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Behavior: kindergarten problem-solving story

Date: April 5th, 2017
By: Polly Bath

Polly Bath: Problem-solving. How many kids in your class can problem-solve on their own right now? They’re little, I know.

I want to share with you a neat story. I was in a kindergarten class and they had a sand table. You know how you have a number posted next to different stations? You got a little number that says how many kids can be there at a certain time, because it’d be chaos if you didn’t, right?

You can pick this center, three people here, four people here, two people here. Well, all the kids wanted the sand table. They all wanted the sand table. They’re all crying, “I want the sand…”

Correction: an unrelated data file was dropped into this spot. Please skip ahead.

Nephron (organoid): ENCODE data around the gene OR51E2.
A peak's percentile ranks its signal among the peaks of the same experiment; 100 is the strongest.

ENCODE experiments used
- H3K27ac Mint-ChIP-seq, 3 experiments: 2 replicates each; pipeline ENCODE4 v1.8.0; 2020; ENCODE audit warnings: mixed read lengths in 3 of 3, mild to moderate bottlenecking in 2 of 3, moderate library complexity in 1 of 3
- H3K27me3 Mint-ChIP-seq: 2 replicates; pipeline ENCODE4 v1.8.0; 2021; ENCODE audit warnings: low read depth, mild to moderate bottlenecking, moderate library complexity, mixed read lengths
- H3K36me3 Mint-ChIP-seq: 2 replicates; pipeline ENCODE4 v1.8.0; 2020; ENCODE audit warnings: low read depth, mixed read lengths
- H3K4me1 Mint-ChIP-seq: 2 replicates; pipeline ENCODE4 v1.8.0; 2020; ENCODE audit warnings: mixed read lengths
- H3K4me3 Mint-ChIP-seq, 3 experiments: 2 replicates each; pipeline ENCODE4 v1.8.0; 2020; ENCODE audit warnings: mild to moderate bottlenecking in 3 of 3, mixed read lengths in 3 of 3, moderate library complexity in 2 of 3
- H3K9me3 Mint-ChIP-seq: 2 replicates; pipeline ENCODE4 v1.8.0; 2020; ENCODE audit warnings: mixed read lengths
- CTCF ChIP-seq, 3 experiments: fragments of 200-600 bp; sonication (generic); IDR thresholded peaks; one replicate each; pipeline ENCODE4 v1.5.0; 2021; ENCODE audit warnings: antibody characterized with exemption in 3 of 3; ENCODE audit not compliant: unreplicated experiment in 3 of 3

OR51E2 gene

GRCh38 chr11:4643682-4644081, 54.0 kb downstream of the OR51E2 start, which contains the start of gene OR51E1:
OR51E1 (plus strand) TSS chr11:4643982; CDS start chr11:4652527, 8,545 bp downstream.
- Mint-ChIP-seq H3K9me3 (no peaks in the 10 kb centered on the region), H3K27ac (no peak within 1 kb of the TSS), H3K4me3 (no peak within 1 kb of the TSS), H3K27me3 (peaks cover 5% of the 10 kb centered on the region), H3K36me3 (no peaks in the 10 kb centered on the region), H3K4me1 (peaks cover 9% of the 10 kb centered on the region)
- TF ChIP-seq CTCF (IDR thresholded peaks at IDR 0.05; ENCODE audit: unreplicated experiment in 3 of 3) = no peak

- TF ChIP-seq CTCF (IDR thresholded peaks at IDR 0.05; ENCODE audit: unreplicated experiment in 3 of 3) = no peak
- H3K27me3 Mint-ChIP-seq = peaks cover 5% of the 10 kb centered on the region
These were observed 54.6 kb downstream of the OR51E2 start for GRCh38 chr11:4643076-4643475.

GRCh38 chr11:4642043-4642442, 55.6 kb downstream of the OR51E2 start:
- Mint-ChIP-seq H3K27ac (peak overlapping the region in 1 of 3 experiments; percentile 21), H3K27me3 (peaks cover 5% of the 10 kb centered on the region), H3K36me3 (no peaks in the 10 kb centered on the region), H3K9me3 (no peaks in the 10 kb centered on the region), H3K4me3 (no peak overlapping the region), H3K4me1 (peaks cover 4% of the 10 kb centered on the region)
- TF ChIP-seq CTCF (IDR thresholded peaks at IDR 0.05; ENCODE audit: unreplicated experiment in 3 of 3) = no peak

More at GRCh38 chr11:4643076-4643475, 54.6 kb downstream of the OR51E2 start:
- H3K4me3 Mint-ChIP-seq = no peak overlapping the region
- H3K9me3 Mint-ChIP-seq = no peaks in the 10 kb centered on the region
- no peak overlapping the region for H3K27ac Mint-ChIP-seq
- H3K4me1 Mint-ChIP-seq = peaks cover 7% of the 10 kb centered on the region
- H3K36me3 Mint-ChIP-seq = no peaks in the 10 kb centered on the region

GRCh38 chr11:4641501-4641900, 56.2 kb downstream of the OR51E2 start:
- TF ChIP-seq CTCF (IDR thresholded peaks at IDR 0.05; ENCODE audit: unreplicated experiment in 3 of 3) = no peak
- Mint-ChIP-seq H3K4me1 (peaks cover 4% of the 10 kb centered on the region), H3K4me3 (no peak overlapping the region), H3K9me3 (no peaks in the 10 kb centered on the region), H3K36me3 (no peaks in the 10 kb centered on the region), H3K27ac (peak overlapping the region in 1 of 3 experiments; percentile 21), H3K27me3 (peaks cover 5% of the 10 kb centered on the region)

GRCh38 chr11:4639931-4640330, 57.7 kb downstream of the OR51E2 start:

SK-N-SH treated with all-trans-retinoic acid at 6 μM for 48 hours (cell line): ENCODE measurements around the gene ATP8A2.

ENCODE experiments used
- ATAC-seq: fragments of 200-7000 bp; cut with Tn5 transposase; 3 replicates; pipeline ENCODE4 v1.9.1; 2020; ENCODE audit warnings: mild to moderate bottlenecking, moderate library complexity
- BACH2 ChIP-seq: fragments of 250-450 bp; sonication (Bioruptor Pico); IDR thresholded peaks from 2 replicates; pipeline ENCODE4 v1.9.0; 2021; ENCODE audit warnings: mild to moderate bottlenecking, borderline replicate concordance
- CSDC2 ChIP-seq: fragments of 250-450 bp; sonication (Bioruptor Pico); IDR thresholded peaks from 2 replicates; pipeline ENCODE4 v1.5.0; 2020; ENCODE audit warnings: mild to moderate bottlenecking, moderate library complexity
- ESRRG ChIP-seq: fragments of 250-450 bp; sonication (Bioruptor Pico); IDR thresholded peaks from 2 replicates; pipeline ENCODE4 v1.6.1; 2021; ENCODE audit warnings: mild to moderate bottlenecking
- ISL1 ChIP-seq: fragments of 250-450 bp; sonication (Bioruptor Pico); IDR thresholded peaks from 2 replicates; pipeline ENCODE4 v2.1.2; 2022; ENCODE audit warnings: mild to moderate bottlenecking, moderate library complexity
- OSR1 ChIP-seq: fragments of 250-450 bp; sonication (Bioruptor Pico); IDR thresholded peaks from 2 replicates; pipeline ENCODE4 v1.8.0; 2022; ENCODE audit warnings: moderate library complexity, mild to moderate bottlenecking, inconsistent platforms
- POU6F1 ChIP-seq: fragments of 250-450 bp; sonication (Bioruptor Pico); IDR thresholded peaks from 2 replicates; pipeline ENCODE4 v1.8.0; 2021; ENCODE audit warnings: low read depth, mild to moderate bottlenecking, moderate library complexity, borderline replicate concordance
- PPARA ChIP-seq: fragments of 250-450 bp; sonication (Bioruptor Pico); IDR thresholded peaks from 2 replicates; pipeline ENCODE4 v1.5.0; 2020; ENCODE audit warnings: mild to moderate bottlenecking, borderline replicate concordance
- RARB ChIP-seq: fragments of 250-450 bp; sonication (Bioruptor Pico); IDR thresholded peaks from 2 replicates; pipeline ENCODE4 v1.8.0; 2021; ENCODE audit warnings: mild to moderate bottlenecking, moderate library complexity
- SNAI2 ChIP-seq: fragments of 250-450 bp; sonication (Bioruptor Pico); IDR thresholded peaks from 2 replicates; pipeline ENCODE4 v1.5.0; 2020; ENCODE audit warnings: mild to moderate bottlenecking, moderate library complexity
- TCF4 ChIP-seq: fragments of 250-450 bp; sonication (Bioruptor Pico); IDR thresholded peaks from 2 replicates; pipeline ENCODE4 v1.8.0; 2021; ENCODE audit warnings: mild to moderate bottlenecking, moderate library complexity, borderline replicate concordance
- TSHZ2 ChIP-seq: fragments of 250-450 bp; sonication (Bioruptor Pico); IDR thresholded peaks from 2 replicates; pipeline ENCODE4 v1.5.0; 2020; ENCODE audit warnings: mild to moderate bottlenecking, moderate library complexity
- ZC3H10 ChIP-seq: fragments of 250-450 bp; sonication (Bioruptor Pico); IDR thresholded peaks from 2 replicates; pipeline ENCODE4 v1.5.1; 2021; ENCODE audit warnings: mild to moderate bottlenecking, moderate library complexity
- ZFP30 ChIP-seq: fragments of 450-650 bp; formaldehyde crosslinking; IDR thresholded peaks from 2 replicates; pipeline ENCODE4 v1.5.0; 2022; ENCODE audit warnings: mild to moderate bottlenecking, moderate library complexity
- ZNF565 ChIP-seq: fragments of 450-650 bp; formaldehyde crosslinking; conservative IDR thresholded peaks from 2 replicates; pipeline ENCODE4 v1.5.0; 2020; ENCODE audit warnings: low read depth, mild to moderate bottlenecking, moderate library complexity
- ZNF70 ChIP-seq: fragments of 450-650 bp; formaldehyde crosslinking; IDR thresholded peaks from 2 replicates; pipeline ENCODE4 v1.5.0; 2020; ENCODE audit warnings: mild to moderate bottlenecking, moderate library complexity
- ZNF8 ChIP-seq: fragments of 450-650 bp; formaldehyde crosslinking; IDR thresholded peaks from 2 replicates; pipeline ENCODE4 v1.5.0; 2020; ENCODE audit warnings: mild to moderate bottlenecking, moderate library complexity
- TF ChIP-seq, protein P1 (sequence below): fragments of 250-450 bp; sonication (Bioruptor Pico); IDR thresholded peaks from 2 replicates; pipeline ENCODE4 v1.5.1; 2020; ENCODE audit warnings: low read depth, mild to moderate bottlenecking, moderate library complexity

The teacher, finally, she stopped and thought and processed for a minute. She said, “OK, go.” They all said, “We can all go?” “Yeah, go. Go ahead.”

15 of them! 15 kids went to the sand table!

You got 15 kids at the sand table, and they’re all trying to shove and muscle themselves in. They’re standing neck to neck like this, and they got only their hand touching the sand. Teacher said nothing.


She said to them, “Solve the problem. The end result is, you all wanted to get there.”

She waited and waited, and a few minutes later one of the kids said, “Well, this isn’t any fun, I can’t play.” A few kids dropped out, and a few kids said, “Well, why don’t we do the Legos first?”

That was called allowing the kids to have the opportunity to solve the problem.